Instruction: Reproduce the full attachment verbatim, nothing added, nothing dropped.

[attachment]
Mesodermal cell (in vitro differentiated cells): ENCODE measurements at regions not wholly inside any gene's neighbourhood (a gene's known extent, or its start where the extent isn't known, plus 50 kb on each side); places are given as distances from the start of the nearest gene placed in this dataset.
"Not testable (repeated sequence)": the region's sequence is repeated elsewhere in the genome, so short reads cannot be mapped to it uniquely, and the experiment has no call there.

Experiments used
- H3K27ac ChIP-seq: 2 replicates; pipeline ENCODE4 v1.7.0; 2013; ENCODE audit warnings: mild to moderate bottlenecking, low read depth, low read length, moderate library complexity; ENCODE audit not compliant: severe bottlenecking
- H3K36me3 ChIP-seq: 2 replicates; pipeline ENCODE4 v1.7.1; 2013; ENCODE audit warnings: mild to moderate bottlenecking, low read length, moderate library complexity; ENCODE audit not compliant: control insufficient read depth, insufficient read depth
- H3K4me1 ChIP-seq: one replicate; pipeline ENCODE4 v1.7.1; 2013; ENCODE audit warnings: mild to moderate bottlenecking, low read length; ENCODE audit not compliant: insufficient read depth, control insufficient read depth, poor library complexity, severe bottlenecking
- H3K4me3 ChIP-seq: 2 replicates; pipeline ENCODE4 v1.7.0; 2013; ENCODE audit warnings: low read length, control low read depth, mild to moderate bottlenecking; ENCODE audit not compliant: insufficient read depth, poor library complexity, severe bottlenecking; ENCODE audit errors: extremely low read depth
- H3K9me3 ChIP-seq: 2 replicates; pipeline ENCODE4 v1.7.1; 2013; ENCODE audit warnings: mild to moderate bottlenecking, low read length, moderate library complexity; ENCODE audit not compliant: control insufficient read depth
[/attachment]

Mesodermal cell (in vitro differentiated cells): ENCODE measurements at regions not wholly inside any gene's neighbourhood (a gene's known extent, or its start where the extent isn't known, plus 50 kb on each side); places are given as distances from the start of the nearest gene placed in this dataset.
"Not testable (repeated sequence)": the region's sequence is repeated elsewhere in the genome, so short reads cannot be mapped to it uniquely, and the experiment has no call there.

Experiments used
- H3K27ac ChIP-seq: 2 replicates; pipeline ENCODE4 v1.7.0; 2013; ENCODE audit warnings: mild to moderate bottlenecking, low read depth, low read length, moderate library complexity; ENCODE audit not compliant: severe bottlenecking
- H3K36me3 ChIP-seq: 2 replicates; pipeline ENCODE4 v1.7.1; 2013; ENCODE audit warnings: mild to moderate bottlenecking, low read length, moderate library complexity; ENCODE audit not compliant: control insufficient read depth, insufficient read depth
- H3K4me1 ChIP-seq: one replicate; pipeline ENCODE4 v1.7.1; 2013; ENCODE audit warnings: mild to moderate bottlenecking, low read length; ENCODE audit not compliant: insufficient read depth, control insufficient read depth, poor library complexity, severe bottlenecking
- H3K4me3 ChIP-seq: 2 replicates; pipeline ENCODE4 v1.7.0; 2013; ENCODE audit warnings: low read length, control low read depth, mild to moderate bottlenecking; ENCODE audit not compliant: insufficient read depth, poor library complexity, severe bottlenecking; ENCODE audit errors: extremely low read depth
- H3K9me3 ChIP-seq: 2 replicates; pipeline ENCODE4 v1.7.1; 2013; ENCODE audit warnings: mild to moderate bottlenecking, low read length, moderate library complexity; ENCODE audit not compliant: control insufficient read depth